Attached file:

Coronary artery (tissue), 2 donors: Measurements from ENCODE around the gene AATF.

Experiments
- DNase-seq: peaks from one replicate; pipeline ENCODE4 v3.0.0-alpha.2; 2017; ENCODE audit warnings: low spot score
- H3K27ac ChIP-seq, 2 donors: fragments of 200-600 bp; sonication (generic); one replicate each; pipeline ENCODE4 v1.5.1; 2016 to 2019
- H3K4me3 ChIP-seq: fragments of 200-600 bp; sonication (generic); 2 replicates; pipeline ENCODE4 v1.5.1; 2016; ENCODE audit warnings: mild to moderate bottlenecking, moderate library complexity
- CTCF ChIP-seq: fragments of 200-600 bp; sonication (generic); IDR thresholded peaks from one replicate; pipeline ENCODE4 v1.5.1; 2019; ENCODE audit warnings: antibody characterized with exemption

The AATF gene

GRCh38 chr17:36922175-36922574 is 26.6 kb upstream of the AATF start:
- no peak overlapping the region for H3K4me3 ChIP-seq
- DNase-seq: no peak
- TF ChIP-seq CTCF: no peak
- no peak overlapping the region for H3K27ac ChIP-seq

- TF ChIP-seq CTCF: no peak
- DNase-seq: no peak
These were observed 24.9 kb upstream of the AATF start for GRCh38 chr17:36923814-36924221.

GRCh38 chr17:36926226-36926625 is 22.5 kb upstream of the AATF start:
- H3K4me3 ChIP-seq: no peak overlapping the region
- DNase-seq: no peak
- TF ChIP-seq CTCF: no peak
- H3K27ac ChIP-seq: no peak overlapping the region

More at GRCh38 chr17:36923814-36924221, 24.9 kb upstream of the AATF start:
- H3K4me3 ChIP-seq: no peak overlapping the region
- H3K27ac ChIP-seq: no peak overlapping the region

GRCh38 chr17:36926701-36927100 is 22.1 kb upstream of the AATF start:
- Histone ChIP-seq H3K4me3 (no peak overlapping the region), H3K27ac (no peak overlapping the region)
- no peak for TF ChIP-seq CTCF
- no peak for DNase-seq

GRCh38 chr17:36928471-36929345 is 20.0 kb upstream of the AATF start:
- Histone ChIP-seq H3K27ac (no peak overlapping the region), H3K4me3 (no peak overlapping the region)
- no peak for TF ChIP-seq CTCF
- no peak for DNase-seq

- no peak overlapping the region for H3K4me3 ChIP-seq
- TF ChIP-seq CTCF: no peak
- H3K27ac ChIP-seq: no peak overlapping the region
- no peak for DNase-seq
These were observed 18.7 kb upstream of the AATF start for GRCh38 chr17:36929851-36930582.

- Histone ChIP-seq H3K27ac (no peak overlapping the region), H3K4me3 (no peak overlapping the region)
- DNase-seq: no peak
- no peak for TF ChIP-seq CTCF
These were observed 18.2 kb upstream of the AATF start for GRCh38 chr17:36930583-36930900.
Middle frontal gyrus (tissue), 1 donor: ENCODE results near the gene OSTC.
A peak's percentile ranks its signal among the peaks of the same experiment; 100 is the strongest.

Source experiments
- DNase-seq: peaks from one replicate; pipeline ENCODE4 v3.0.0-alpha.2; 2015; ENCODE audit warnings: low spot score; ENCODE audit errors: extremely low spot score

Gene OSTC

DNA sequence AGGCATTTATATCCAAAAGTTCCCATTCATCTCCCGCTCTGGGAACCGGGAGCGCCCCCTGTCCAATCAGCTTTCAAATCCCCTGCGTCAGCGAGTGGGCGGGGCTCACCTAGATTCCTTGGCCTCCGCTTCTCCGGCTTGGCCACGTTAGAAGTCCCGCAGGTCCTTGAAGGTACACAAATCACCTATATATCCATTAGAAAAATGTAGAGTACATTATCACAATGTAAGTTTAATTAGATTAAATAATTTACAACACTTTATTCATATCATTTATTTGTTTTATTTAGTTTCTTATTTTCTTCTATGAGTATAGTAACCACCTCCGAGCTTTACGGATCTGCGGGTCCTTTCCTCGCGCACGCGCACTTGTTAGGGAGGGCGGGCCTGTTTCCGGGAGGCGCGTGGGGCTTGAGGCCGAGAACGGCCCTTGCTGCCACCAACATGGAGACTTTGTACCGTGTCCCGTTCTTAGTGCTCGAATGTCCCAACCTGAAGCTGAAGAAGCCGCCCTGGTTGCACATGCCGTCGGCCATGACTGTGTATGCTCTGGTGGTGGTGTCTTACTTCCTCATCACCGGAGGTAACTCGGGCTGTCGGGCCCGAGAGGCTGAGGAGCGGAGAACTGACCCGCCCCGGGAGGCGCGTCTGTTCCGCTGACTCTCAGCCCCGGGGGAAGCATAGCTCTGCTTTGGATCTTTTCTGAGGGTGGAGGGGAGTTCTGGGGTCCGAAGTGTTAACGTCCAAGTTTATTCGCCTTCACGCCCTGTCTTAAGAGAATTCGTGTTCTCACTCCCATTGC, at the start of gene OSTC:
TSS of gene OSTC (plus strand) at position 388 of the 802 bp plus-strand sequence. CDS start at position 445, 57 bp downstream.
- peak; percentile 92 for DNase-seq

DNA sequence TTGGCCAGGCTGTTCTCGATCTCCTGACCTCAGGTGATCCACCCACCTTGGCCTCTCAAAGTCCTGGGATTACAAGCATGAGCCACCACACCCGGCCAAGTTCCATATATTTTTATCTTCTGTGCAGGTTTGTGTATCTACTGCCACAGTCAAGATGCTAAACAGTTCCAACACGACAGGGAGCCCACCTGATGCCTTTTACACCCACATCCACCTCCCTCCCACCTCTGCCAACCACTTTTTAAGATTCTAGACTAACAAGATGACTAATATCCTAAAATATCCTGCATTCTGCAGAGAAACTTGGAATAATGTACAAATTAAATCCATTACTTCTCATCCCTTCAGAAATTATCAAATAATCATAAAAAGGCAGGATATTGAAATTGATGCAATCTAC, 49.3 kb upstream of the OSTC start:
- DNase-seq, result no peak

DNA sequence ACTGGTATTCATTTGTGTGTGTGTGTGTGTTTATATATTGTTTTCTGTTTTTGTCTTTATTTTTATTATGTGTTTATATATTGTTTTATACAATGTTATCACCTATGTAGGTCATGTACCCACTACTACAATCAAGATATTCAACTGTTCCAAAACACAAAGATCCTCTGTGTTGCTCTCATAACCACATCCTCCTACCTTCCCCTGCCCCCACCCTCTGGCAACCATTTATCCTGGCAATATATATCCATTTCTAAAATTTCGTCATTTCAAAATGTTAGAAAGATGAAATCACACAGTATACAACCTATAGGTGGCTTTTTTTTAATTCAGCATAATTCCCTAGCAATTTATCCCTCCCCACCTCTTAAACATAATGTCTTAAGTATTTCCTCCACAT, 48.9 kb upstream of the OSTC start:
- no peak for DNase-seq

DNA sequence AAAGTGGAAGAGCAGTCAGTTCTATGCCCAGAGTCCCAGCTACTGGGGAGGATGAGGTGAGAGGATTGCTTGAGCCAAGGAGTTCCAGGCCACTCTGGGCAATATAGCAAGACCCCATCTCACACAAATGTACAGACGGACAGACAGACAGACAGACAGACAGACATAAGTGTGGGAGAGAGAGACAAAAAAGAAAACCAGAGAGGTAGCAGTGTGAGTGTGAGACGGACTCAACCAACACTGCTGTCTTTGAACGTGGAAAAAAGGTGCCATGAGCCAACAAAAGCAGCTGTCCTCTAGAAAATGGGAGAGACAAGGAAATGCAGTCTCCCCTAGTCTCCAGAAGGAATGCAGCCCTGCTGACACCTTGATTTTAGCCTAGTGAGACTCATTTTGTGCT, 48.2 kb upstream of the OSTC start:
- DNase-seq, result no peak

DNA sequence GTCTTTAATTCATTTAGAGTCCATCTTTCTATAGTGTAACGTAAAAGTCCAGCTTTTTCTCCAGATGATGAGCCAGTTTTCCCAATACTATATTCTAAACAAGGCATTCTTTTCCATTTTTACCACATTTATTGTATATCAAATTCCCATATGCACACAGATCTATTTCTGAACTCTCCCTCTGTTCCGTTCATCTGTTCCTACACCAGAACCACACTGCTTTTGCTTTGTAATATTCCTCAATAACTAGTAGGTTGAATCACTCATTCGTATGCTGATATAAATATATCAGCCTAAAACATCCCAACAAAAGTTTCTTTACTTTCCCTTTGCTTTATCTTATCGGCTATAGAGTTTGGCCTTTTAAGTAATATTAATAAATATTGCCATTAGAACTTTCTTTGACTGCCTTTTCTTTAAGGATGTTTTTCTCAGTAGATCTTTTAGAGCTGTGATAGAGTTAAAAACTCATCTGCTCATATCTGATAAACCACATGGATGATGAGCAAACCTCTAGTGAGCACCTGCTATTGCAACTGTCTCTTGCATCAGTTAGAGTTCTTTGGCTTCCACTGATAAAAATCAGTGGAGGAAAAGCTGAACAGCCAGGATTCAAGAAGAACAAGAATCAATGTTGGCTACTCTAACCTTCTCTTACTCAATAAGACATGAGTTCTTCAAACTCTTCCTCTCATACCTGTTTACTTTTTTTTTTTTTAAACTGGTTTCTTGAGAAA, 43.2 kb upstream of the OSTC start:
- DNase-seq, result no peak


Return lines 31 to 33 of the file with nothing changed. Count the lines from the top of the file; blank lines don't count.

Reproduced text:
- no peak for DNase-seq

- no peak overlapping the region for H3K4me3 ChIP-seq
- TF ChIP-seq CTCF: no peak